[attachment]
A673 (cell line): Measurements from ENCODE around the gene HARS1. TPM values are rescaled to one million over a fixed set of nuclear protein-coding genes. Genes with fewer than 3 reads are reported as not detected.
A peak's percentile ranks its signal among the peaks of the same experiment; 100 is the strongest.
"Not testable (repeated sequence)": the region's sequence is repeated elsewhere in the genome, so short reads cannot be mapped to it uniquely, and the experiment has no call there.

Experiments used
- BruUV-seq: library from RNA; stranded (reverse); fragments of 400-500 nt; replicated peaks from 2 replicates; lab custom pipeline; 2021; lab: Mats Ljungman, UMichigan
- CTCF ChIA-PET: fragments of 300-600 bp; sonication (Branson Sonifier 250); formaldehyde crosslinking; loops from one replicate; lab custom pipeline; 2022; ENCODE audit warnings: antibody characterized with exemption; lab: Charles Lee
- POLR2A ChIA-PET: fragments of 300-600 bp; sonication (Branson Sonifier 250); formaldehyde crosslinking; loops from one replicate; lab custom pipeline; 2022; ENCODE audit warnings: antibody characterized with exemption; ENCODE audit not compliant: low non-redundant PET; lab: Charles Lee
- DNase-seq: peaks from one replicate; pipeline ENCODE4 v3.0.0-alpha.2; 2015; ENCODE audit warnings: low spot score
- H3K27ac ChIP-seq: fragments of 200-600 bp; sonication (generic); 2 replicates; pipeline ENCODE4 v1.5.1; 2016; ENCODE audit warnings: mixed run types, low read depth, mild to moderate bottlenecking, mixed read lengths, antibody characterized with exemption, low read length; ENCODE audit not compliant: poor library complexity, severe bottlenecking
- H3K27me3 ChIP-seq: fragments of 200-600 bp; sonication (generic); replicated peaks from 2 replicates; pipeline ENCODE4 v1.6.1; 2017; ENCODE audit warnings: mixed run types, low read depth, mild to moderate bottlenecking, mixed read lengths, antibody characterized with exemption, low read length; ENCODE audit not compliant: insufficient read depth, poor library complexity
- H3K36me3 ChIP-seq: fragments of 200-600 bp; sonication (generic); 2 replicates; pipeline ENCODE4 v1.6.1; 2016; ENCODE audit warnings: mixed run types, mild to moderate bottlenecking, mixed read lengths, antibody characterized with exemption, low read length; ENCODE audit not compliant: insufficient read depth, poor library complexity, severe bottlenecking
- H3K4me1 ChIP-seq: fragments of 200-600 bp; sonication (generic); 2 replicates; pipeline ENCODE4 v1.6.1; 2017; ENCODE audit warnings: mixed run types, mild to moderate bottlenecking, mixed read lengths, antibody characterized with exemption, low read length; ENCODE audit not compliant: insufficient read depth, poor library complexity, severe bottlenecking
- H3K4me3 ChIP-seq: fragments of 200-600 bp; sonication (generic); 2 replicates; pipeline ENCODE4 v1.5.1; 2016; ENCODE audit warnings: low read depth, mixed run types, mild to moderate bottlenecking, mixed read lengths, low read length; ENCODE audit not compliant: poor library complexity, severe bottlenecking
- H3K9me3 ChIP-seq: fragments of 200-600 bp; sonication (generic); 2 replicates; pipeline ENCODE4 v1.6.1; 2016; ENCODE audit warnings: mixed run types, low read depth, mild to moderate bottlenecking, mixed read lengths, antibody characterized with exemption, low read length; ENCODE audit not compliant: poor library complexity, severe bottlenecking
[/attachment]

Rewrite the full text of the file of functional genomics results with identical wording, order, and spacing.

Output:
A673 (cell line): Measurements from ENCODE around the gene HARS1. TPM values are rescaled to one million over a fixed set of nuclear protein-coding genes. Genes with fewer than 3 reads are reported as not detected.
A peak's percentile ranks its signal among the peaks of the same experiment; 100 is the strongest.
"Not testable (repeated sequence)": the region's sequence is repeated elsewhere in the genome, so short reads cannot be mapped to it uniquely, and the experiment has no call there.

Experiments used
- BruUV-seq: library from RNA; stranded (reverse); fragments of 400-500 nt; replicated peaks from 2 replicates; lab custom pipeline; 2021; lab: Mats Ljungman, UMichigan
- CTCF ChIA-PET: fragments of 300-600 bp; sonication (Branson Sonifier 250); formaldehyde crosslinking; loops from one replicate; lab custom pipeline; 2022; ENCODE audit warnings: antibody characterized with exemption; lab: Charles Lee
- POLR2A ChIA-PET: fragments of 300-600 bp; sonication (Branson Sonifier 250); formaldehyde crosslinking; loops from one replicate; lab custom pipeline; 2022; ENCODE audit warnings: antibody characterized with exemption; ENCODE audit not compliant: low non-redundant PET; lab: Charles Lee
- DNase-seq: peaks from one replicate; pipeline ENCODE4 v3.0.0-alpha.2; 2015; ENCODE audit warnings: low spot score
- H3K27ac ChIP-seq: fragments of 200-600 bp; sonication (generic); 2 replicates; pipeline ENCODE4 v1.5.1; 2016; ENCODE audit warnings: mixed run types, low read depth, mild to moderate bottlenecking, mixed read lengths, antibody characterized with exemption, low read length; ENCODE audit not compliant: poor library complexity, severe bottlenecking
- H3K27me3 ChIP-seq: fragments of 200-600 bp; sonication (generic); replicated peaks from 2 replicates; pipeline ENCODE4 v1.6.1; 2017; ENCODE audit warnings: mixed run types, low read depth, mild to moderate bottlenecking, mixed read lengths, antibody characterized with exemption, low read length; ENCODE audit not compliant: insufficient read depth, poor library complexity
- H3K36me3 ChIP-seq: fragments of 200-600 bp; sonication (generic); 2 replicates; pipeline ENCODE4 v1.6.1; 2016; ENCODE audit warnings: mixed run types, mild to moderate bottlenecking, mixed read lengths, antibody characterized with exemption, low read length; ENCODE audit not compliant: insufficient read depth, poor library complexity, severe bottlenecking
- H3K4me1 ChIP-seq: fragments of 200-600 bp; sonication (generic); 2 replicates; pipeline ENCODE4 v1.6.1; 2017; ENCODE audit warnings: mixed run types, mild to moderate bottlenecking, mixed read lengths, antibody characterized with exemption, low read length; ENCODE audit not compliant: insufficient read depth, poor library complexity, severe bottlenecking
- H3K4me3 ChIP-seq: fragments of 200-600 bp; sonication (generic); 2 replicates; pipeline ENCODE4 v1.5.1; 2016; ENCODE audit warnings: low read depth, mixed run types, mild to moderate bottlenecking, mixed read lengths, low read length; ENCODE audit not compliant: poor library complexity, severe bottlenecking
- H3K9me3 ChIP-seq: fragments of 200-600 bp; sonication (generic); 2 replicates; pipeline ENCODE4 v1.6.1; 2016; ENCODE audit warnings: mixed run types, low read depth, mild to moderate bottlenecking, mixed read lengths, antibody characterized with exemption, low read length; ENCODE audit not compliant: poor library complexity, severe bottlenecking